Ah, Mac. I’m still only just getting to know you.At first glance everything is so wonderfully intuitive. Then the problems happen.Got an issue with mac “backup.” At first glance, this program was my dream come true. It promised that I could schedule the backup of a specified folder on a specified drive to a destination of my choice. The best part — each time I wanted to run the backup, it would be intelligent enough to deduce what new files had been added to the source folder since the previous backup — and copy ONLY those new files to the archive.When you have a 500gig source drive as I do, this is a godsend. No longer would I have to back up each little file myself. At long last the program would be able to do it for me. (Easy example being itunes. I keep my itunes library on an external drive. Every so often I consolidate itunes from my main system, adding new files to the drive every few weeks. Every few months, I want to backup my itunes library – instead of backing up the ENTIRE damn drive every single time, I was hoping backup would be smart enough to know what files are new to the source drive since the previous backup was made, and copy only those new files to the archive.)And yet, it seems that backup insists on making a FULL archive of my source drive every single time I attempt a backup. It refers to these secondary files as “incremental backups” but they are identical to the “full backups” in every way. Once more, the compressed files seem to take up more space than the uncompressed files.And then I installed Leopard. Perhaps the installation confused backup. Perhaps I’m supposed to now use “Time Machine.” Sadly this requires me to reformat my backup drive. Kinda defeats the purpose when you already have one, but I suppose I can understand this. Sigh. I just want to backup my new files. Anyone have a solid method they use or any recommendations?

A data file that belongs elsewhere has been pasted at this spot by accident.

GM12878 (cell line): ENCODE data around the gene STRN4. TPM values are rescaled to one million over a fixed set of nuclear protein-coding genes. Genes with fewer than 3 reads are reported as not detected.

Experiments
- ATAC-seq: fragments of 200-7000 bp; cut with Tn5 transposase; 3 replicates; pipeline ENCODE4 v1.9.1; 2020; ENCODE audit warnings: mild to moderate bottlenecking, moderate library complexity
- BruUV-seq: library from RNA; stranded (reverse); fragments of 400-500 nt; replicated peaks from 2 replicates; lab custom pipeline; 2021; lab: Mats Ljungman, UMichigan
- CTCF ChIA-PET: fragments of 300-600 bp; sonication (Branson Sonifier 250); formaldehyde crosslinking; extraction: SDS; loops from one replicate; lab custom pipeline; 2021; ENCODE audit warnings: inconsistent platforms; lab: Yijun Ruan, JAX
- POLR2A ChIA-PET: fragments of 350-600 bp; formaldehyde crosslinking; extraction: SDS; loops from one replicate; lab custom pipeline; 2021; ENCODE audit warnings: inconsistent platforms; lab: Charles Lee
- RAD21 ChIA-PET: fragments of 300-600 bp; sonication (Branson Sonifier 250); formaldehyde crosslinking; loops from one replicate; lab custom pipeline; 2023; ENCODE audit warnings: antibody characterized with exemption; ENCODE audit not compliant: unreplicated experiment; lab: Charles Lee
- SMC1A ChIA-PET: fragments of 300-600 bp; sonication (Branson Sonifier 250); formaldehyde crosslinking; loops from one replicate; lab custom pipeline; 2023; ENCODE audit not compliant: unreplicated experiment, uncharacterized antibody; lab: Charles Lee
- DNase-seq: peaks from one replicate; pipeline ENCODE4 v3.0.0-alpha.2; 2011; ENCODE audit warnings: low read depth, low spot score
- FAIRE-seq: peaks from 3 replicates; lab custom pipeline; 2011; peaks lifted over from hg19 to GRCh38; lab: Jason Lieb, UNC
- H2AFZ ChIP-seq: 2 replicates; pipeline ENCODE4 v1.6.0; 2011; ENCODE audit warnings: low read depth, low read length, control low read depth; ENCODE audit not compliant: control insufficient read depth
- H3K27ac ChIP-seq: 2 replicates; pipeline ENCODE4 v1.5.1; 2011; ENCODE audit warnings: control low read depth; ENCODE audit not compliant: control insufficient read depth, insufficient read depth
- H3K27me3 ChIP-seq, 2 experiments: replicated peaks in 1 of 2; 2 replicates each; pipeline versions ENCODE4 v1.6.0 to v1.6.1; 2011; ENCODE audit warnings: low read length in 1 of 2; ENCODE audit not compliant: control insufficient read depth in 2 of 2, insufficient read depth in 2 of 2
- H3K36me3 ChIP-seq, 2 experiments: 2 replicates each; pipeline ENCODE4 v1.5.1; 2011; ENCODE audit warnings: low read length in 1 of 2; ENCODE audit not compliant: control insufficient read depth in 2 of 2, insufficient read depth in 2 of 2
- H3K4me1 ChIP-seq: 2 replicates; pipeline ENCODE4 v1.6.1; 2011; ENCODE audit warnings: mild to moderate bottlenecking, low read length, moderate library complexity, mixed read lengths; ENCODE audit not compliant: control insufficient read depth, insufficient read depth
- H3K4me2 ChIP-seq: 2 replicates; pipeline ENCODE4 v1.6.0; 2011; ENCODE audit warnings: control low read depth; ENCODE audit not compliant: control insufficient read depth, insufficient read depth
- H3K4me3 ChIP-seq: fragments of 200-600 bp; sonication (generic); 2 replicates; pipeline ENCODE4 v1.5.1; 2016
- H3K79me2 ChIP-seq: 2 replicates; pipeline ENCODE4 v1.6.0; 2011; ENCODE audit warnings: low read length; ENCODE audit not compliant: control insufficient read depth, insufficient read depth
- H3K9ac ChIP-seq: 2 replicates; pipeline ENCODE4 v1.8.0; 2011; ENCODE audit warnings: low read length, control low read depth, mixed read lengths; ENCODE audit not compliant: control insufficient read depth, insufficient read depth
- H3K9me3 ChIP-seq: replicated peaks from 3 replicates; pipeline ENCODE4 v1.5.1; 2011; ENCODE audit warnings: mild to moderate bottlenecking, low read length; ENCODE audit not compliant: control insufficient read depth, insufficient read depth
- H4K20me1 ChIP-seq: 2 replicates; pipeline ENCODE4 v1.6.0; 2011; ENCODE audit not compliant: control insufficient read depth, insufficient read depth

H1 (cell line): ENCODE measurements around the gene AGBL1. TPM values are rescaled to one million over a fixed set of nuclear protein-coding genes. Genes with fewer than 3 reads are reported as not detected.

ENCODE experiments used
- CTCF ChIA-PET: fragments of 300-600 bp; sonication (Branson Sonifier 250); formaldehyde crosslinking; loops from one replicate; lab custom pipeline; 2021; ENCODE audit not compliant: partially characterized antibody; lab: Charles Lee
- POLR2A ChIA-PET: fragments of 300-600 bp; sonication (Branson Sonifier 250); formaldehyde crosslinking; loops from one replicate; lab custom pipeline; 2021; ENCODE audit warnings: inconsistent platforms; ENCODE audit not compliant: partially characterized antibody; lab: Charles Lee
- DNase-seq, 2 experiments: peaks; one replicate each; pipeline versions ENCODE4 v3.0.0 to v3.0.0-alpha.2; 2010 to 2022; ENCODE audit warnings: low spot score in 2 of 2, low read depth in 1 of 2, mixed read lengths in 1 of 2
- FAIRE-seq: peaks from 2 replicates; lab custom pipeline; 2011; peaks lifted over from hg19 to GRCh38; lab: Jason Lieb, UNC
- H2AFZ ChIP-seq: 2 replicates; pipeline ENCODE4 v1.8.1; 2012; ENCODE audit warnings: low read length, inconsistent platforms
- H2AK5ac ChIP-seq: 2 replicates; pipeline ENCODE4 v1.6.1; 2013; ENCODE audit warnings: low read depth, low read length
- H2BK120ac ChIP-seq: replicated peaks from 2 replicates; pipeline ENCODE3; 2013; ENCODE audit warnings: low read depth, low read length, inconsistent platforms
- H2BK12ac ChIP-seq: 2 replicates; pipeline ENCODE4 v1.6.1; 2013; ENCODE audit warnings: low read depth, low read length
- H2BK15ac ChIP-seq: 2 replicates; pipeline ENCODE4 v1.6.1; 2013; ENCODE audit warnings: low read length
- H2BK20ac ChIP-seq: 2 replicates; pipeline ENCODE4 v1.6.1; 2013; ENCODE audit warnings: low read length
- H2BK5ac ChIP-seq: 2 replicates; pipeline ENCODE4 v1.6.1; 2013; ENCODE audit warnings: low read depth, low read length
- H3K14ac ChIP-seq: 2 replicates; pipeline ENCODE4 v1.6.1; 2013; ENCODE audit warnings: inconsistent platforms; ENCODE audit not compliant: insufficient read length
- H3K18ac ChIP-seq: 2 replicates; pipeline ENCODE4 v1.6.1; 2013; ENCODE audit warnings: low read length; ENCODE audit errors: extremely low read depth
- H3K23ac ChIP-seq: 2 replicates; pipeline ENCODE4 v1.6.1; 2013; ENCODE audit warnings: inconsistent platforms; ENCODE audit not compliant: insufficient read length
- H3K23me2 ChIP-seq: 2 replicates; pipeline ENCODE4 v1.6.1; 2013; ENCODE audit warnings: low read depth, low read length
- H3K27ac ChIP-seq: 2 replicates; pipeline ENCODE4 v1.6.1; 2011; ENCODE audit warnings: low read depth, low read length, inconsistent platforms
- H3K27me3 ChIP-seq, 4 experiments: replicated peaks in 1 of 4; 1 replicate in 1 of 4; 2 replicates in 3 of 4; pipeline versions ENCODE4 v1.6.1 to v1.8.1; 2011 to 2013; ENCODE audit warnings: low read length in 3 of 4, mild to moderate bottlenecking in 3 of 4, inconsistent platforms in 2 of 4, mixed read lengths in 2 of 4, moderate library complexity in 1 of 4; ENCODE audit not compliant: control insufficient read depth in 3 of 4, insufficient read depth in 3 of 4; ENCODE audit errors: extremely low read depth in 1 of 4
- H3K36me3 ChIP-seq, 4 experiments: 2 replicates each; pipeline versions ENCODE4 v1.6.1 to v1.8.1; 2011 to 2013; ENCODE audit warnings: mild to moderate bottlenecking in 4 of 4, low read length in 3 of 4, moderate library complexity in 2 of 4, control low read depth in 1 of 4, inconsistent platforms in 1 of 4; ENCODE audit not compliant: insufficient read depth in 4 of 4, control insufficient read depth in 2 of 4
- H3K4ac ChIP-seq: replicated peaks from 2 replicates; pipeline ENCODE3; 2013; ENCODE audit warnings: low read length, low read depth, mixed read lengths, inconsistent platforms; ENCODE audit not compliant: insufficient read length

8 Comments to “Need Someone To Watch My Back(up)”

  1. junktape — April 27, 2008 @ 7:03 pm

    sorry for no paragraphs, I have no idea how to format my posts. flippin wordpress. Anyway, Time machine had me reformat my backup destination drive, which is an external. Sadly, it seems to only backup my mac proper (like a PC system restore) rather than act as a customizable backup program. So I think I’m back to square one (only now I’ve deleted 500 gigs worth of backed up material).

  2. Sikarus — April 28, 2008 @ 11:17 am

    I’ve been using Retrospect to backup my Macs (and a Linux box) for years (at least 5), and it has always done a superb job. Setting up the backup schedules can be somewhat of a pain if you haven’t used the program before (and probably reading the manual would have helped, but where’s the fun in that). Once it’s setup it just does it’s thing, I have mine set to run when I’m asleep and only have issues when I run out of space on my backup drive.

    I’ve never had it had any issues with doing fulls when it should be doing incrementals unless I’ve done something where it makes since a full needs to be done.

  3. Sikarus — April 28, 2008 @ 11:18 am

    arg.. that last “since” should be a “sense”

  4. nmancer — April 28, 2008 @ 5:55 pm

    First off, forget Time Machine. It is an amazingly clever idea, particularly the fact that its part of your router and will automatically deal with laptops that are on and off the network. But its mainly designed for stupid people who do things like regularly delete files by “accident”. Besides, to use it effectively, you really need another drive that is double the size of your current one and that’s just a waste. And Time Machine is built to “help” even the biggest numbskull. So if you so much as breathe on a file, its gonna make a new backup of it.

    So, I think you want to stick with Backup. From your post, it sounds like things were peachy until you installed Leopard. If that is indeed the case, then I suspect your configuration may have been reset, particularly since (I believe) a Leopard came with a new version of Backup. And its possible, although I’d have to check to be sure, that after installing Leopard, it might have needed to do a full backup at the outset.